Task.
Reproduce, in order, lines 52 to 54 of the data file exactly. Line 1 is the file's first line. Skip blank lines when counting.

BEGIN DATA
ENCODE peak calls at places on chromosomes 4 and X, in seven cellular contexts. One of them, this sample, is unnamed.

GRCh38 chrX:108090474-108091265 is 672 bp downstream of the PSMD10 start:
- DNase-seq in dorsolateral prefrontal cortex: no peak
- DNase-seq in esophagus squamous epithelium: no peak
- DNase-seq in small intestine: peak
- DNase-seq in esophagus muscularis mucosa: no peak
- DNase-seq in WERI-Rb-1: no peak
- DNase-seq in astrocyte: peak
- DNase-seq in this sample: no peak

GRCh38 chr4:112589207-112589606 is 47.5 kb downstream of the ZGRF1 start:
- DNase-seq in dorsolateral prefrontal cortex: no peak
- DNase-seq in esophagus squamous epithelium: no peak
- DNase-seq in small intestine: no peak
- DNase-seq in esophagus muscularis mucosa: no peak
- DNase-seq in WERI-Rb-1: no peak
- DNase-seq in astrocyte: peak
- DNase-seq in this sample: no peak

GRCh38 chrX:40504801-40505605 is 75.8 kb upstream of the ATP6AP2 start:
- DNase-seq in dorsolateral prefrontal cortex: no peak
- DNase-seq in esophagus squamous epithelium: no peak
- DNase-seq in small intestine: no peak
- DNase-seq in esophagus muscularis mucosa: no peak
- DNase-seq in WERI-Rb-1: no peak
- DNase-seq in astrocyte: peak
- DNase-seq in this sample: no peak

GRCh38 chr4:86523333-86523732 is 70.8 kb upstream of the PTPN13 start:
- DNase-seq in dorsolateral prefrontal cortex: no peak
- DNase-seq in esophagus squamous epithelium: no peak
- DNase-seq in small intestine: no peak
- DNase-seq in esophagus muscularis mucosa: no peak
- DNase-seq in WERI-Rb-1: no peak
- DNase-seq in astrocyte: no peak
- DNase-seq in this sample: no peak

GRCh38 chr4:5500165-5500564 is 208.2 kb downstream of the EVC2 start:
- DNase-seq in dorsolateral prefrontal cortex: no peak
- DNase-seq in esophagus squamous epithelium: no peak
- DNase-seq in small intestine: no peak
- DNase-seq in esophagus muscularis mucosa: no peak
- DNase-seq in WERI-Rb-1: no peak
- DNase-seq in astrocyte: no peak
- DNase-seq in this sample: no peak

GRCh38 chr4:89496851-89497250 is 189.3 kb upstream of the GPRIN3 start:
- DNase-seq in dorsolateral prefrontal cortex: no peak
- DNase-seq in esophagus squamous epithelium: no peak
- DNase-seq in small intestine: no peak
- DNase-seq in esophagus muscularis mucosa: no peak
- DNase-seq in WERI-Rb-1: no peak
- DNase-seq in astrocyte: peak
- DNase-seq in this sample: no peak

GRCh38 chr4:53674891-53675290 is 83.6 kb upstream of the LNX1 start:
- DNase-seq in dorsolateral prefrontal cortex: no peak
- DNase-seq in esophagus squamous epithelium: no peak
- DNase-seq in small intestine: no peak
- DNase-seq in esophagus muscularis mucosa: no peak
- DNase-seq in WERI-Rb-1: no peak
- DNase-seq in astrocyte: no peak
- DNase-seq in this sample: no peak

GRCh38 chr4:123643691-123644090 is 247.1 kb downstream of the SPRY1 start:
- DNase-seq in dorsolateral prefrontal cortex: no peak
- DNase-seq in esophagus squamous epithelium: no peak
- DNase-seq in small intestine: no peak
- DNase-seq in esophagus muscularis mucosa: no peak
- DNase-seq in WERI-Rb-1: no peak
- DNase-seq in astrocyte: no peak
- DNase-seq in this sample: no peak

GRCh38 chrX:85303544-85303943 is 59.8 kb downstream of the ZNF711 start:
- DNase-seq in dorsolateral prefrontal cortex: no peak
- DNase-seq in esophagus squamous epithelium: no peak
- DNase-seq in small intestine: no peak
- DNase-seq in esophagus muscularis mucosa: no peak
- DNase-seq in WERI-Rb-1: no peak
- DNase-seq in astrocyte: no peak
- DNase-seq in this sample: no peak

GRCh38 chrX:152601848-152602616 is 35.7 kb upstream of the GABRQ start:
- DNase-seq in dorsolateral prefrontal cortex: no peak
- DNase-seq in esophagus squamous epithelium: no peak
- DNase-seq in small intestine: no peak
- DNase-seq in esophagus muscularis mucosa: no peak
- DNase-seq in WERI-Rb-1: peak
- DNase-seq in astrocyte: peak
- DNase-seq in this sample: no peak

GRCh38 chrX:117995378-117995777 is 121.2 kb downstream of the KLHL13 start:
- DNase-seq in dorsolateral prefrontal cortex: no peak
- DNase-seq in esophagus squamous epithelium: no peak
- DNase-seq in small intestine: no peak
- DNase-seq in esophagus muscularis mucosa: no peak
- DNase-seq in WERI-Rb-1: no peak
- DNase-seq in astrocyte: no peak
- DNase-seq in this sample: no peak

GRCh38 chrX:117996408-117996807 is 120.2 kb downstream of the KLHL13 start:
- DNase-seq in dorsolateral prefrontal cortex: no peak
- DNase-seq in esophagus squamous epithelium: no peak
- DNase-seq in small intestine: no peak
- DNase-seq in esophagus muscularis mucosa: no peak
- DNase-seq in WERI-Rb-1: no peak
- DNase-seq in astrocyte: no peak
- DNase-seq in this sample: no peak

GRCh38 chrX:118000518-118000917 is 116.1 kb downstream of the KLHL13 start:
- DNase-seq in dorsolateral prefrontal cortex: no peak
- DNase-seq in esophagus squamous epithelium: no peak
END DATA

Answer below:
- DNase-seq in esophagus squamous epithelium: no peak
- DNase-seq in small intestine: no peak
- DNase-seq in esophagus muscularis mucosa: no peak